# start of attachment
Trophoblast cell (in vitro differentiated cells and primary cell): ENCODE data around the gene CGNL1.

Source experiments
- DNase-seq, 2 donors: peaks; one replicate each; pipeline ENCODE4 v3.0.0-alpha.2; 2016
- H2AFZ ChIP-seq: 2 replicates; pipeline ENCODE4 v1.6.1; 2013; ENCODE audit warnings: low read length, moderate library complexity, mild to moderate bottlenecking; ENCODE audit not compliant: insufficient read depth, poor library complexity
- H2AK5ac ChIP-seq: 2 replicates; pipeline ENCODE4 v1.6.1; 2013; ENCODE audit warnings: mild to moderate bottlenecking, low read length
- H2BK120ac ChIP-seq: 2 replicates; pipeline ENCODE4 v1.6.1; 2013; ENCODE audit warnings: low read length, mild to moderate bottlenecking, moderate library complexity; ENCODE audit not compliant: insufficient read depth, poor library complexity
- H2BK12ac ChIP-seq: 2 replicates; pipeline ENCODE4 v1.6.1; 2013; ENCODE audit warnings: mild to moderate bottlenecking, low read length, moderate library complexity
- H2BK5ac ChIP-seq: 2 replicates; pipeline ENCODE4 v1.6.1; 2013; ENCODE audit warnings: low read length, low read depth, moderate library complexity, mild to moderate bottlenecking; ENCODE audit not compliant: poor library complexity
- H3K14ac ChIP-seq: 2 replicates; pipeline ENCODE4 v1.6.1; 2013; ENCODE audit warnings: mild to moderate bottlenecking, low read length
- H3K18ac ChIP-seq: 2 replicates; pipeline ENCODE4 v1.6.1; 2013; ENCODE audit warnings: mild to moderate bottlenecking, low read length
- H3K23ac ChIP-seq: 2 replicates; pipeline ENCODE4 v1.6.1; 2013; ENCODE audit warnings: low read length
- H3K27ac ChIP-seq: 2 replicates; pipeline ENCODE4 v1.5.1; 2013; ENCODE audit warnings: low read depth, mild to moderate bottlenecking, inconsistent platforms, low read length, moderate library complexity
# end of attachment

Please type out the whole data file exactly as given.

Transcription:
Trophoblast cell (in vitro differentiated cells and primary cell): ENCODE data around the gene CGNL1.

Source experiments
- DNase-seq, 2 donors: peaks; one replicate each; pipeline ENCODE4 v3.0.0-alpha.2; 2016
- H2AFZ ChIP-seq: 2 replicates; pipeline ENCODE4 v1.6.1; 2013; ENCODE audit warnings: low read length, moderate library complexity, mild to moderate bottlenecking; ENCODE audit not compliant: insufficient read depth, poor library complexity
- H2AK5ac ChIP-seq: 2 replicates; pipeline ENCODE4 v1.6.1; 2013; ENCODE audit warnings: mild to moderate bottlenecking, low read length
- H2BK120ac ChIP-seq: 2 replicates; pipeline ENCODE4 v1.6.1; 2013; ENCODE audit warnings: low read length, mild to moderate bottlenecking, moderate library complexity; ENCODE audit not compliant: insufficient read depth, poor library complexity
- H2BK12ac ChIP-seq: 2 replicates; pipeline ENCODE4 v1.6.1; 2013; ENCODE audit warnings: mild to moderate bottlenecking, low read length, moderate library complexity
- H2BK5ac ChIP-seq: 2 replicates; pipeline ENCODE4 v1.6.1; 2013; ENCODE audit warnings: low read length, low read depth, moderate library complexity, mild to moderate bottlenecking; ENCODE audit not compliant: poor library complexity
- H3K14ac ChIP-seq: 2 replicates; pipeline ENCODE4 v1.6.1; 2013; ENCODE audit warnings: mild to moderate bottlenecking, low read length
- H3K18ac ChIP-seq: 2 replicates; pipeline ENCODE4 v1.6.1; 2013; ENCODE audit warnings: mild to moderate bottlenecking, low read length
- H3K23ac ChIP-seq: 2 replicates; pipeline ENCODE4 v1.6.1; 2013; ENCODE audit warnings: low read length
- H3K27ac ChIP-seq: 2 replicates; pipeline ENCODE4 v1.5.1; 2013; ENCODE audit warnings: low read depth, mild to moderate bottlenecking, inconsistent platforms, low read length, moderate library complexity